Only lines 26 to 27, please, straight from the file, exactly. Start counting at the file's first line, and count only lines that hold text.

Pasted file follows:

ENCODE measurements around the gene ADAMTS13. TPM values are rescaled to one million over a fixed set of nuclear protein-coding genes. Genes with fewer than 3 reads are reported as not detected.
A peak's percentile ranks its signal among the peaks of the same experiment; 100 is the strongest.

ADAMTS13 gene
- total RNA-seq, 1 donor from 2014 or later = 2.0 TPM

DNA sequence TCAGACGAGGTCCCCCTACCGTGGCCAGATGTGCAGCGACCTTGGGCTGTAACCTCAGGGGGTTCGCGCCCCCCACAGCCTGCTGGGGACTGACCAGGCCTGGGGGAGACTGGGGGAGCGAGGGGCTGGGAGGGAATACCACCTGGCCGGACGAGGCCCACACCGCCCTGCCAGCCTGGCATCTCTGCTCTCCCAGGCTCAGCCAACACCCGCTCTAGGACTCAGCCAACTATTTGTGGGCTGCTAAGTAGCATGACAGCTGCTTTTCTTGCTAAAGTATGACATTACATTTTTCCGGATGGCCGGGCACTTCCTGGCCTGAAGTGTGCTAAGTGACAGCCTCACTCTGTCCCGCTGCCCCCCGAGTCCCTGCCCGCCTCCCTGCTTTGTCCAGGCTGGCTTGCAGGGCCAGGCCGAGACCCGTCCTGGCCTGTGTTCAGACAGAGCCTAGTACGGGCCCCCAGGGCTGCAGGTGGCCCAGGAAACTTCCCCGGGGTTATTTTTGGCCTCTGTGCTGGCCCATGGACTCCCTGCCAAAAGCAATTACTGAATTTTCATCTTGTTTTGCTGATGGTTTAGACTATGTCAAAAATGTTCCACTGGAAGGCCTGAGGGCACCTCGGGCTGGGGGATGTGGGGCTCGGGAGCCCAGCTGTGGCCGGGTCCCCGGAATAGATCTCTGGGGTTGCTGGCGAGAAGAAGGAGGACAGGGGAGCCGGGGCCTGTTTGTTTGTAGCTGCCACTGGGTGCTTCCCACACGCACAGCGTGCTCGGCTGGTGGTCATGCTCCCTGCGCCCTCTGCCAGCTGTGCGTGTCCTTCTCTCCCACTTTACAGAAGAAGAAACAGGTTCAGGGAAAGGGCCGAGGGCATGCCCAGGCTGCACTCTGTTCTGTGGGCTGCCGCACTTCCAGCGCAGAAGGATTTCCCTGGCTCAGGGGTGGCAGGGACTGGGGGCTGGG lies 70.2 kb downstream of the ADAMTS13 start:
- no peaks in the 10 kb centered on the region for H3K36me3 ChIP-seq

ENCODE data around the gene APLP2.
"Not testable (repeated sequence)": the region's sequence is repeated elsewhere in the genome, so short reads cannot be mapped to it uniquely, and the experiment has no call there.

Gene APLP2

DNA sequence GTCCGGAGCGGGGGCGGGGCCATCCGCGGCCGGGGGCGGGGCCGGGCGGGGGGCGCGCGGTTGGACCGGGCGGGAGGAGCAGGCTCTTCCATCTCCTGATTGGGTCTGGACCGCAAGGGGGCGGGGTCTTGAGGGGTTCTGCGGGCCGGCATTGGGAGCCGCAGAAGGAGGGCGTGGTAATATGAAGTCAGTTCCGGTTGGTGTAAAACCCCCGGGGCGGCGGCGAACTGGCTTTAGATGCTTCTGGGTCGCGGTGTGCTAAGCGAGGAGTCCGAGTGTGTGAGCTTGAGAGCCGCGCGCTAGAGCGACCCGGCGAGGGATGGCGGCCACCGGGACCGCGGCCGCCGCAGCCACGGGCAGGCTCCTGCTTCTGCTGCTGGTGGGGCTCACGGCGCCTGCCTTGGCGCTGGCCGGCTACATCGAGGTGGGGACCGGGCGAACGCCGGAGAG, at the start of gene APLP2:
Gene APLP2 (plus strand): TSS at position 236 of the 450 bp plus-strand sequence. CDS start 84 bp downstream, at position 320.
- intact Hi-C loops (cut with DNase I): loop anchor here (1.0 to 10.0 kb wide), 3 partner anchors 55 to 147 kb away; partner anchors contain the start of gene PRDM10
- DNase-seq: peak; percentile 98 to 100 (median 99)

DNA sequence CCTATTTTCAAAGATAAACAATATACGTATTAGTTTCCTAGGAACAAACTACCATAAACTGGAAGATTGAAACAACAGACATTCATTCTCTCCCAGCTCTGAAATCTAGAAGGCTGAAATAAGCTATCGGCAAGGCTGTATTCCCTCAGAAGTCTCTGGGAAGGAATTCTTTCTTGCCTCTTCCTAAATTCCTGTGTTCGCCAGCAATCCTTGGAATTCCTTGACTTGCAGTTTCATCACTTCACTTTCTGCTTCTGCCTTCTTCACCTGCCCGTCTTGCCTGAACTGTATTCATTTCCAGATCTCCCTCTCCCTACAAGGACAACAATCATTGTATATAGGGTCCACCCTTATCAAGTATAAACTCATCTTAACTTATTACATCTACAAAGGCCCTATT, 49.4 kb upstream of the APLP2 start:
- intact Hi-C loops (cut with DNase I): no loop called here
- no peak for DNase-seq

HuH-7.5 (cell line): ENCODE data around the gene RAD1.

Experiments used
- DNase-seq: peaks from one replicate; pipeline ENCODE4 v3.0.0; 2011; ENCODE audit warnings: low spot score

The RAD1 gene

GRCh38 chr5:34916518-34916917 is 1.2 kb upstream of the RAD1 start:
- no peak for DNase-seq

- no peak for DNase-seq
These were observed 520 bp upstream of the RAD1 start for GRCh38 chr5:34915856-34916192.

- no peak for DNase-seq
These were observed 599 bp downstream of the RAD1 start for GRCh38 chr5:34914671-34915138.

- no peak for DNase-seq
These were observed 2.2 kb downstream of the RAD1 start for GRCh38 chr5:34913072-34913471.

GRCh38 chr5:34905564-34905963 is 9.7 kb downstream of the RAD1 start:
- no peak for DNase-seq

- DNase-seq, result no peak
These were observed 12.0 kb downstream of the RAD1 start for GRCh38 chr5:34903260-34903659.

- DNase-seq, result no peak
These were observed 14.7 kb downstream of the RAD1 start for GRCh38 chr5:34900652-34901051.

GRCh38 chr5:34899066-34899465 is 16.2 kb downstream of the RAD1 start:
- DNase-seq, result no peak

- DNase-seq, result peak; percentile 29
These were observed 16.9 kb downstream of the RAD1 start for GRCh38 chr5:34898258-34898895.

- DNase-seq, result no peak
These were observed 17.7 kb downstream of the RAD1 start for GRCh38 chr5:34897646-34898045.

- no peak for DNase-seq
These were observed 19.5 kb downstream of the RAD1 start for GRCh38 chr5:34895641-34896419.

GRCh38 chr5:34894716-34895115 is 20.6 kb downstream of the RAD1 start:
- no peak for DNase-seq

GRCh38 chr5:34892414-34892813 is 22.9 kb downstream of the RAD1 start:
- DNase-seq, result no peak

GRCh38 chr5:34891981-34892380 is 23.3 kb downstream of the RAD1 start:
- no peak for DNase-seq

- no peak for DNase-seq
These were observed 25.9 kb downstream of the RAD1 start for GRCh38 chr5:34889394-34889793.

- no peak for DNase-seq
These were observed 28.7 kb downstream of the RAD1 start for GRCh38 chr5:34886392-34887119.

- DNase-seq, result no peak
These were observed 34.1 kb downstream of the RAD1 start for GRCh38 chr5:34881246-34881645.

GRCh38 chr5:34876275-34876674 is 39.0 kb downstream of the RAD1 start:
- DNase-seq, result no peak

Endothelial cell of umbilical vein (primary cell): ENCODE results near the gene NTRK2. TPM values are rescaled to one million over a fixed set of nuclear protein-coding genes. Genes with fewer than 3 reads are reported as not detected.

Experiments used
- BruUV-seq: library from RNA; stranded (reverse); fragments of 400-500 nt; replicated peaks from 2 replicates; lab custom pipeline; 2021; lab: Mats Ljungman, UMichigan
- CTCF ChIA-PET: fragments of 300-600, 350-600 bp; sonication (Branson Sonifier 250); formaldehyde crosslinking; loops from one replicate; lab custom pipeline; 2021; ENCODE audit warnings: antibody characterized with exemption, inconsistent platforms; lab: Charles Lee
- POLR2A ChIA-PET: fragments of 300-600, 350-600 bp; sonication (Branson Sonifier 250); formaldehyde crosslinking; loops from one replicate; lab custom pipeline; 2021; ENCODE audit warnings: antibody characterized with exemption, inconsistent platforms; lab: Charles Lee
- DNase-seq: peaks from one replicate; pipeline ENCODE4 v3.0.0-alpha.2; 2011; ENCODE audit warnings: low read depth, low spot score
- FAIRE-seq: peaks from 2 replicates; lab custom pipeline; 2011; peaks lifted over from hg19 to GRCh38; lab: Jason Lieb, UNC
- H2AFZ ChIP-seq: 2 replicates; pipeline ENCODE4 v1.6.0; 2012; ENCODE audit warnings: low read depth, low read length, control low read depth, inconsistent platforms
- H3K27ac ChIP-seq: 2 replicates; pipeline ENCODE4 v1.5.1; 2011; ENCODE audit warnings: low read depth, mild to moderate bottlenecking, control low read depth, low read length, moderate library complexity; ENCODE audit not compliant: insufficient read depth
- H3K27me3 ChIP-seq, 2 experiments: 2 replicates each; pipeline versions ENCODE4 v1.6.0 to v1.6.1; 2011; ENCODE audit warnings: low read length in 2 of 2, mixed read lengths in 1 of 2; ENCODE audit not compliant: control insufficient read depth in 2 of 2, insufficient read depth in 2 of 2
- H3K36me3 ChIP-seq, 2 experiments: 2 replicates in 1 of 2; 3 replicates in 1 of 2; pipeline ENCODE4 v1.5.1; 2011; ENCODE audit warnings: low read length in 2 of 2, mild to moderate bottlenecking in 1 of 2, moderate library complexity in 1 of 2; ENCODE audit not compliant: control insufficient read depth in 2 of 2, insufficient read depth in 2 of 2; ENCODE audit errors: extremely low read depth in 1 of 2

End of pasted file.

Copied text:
These were observed 599 bp downstream of the RAD1 start for GRCh38 chr5:34914671-34915138.

- no peak for DNase-seq